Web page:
This isn’t something recent, but I only now dug it up. This guy has been mentioned in passing a few times in the Museum of Hoaxes, but seems to not have had any thorough coverage. And so:
When it comes to deception and trickery, there was no man better at it than Victor Lustig. He really was the king of the confidence men. With forty-five known aliases, the mastery of five different languages, and nearly fifty arrests in the United States alone, Lustig could swindle even the brightest of marks.
Lustig was born back in 1890 in Czechoslovakia to your basic middle class background. At the age of nineteen, a man slashed Lustig for paying just a wee bit too much attention to his girlfriend. This left Lustig with a scar that ran from the tip of his left eye to the lobe of his left ear. He was an excellent study in the promising fields of billiards, poker, and bridge and turned to the life of crime for which he would become infamous.
As a gambler, Lustig took to the seas. The cruises that constantly crossed that Atlantic were loaded with the rich. And, if rich people abound, then you can be sure that the crooks are not far behind. It was on one of these cruises at the beginning of the twentieth century that Lustig met up with professional gamblers like Nicky Arnstein (who later gained fame for marrying Ziegfeld Follies star Fanny Brice) and learned the ropes.
World War I put a quick end to all Trans-Atlantic pleasure cruises and Lustig’s career was brought to an instant halt. He then decided to head for the United States just as the roaring 20’s was about to unfold. This was the time of the height of Prohibition and the ever-growing Stock Market. It seemed as if everyone was getting rich and Lustig was there to take advantage of it.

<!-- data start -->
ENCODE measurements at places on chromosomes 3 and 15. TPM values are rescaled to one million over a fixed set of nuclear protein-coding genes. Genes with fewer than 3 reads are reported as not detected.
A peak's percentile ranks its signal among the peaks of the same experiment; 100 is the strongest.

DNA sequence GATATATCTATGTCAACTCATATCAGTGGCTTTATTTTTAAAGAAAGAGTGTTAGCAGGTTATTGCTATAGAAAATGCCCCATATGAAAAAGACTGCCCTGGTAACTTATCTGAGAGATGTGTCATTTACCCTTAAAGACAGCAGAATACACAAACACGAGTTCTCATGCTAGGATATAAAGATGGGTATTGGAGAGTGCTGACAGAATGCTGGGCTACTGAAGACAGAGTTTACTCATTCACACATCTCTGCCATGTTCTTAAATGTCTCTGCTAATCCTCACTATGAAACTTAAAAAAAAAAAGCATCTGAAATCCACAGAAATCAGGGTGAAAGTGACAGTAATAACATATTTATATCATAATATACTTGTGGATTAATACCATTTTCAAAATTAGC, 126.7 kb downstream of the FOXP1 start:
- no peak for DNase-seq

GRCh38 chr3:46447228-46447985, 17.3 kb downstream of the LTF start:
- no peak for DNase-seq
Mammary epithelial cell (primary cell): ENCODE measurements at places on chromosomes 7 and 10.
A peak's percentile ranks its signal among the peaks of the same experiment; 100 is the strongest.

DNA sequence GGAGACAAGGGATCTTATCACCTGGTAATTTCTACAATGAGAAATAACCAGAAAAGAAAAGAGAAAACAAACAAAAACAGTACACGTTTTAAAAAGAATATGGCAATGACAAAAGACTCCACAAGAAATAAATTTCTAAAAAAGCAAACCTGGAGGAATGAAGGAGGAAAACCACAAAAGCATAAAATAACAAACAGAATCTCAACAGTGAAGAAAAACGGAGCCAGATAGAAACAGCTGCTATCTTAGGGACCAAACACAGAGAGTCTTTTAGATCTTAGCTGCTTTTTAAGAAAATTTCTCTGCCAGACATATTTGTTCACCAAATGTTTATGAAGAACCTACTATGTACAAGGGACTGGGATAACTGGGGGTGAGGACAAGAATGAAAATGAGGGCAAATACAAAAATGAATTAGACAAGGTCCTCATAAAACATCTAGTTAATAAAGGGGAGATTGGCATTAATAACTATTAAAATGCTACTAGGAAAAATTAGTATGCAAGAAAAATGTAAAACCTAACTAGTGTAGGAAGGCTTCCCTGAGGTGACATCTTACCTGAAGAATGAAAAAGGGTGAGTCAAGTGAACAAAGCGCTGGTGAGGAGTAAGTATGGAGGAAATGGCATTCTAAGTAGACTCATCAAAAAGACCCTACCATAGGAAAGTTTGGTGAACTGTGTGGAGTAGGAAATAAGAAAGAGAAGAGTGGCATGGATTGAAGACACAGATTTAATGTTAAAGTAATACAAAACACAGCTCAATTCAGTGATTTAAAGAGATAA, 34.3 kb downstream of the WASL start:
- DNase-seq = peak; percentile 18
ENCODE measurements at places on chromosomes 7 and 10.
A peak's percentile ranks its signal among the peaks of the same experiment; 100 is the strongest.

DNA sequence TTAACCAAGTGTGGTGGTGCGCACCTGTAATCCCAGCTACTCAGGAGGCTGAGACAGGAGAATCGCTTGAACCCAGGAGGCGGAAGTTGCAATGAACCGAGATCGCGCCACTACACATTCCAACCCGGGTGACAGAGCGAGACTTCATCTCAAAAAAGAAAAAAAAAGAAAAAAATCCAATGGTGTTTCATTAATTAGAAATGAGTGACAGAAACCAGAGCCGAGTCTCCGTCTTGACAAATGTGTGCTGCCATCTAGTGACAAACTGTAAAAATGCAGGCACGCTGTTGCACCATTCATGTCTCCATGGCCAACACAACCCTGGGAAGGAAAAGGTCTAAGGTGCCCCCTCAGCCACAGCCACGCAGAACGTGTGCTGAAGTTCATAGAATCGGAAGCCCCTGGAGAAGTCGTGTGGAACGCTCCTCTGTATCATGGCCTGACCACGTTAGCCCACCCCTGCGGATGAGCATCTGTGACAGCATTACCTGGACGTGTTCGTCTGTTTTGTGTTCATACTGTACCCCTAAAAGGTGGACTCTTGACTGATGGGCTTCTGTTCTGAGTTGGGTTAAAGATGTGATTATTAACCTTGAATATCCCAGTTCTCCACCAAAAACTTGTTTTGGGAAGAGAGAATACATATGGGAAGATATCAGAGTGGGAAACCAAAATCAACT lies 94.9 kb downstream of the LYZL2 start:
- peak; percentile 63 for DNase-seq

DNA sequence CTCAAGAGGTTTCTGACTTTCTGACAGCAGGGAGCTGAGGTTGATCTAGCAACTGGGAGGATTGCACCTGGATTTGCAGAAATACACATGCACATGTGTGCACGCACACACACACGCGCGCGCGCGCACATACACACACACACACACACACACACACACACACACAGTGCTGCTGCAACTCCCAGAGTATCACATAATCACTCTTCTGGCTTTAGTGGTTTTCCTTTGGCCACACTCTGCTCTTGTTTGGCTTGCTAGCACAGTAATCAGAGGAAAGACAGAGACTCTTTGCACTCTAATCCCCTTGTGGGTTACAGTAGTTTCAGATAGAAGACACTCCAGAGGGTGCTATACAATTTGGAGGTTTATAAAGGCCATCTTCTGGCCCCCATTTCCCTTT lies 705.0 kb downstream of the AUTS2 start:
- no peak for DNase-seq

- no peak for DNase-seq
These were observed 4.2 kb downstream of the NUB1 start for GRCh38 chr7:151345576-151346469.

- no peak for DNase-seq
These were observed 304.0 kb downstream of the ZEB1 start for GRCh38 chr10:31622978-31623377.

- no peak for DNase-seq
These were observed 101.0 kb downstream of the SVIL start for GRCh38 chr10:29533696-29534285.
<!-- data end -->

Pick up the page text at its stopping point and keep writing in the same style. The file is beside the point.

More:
In 1922, Lustig went to Missouri and expressed great interest in a dilapidated old farm that a bank had repossessed. No one wanted this farm, but Lustig did. Lustig assumed his most famous of aliases. As “Count” Victor Lustig, he was able to give some sob story of how his life of nobility in Austria was destroyed when the country was overthrown as a result of the First World War. He claimed to have come to America to rebuild his life with what was left of the family fortune and chose a life of farming.
He offered the bankers $22,000 in Liberty bonds to buy the farm and they gladly took it. Lustig also convinced them to exchange an additional $10,000 of bonds for cash so that he would have some operating capital until the farm became productive. The bankers gladly obliged. They were so excited to be rid of this worthless farm that they had no idea that the Count had switched envelopes and made off with both the bonds and the cash.
Lustig made no attempt to hide his escape. The bankers hired a private detective who captured him in a New York City hotel room. During the long train ride home, Lustig convinced his captors that if they actually did press charges against him, there would be a run on the bank by its depositors and the bank would go belly up. And, Lustig insisted that they should give him $1000 for the inconvenience that the arrest has caused him. Somehow, Lustig had twisted the whole story and walked away to freedom with their $1000 in his pocket. (Now that is one smooth operator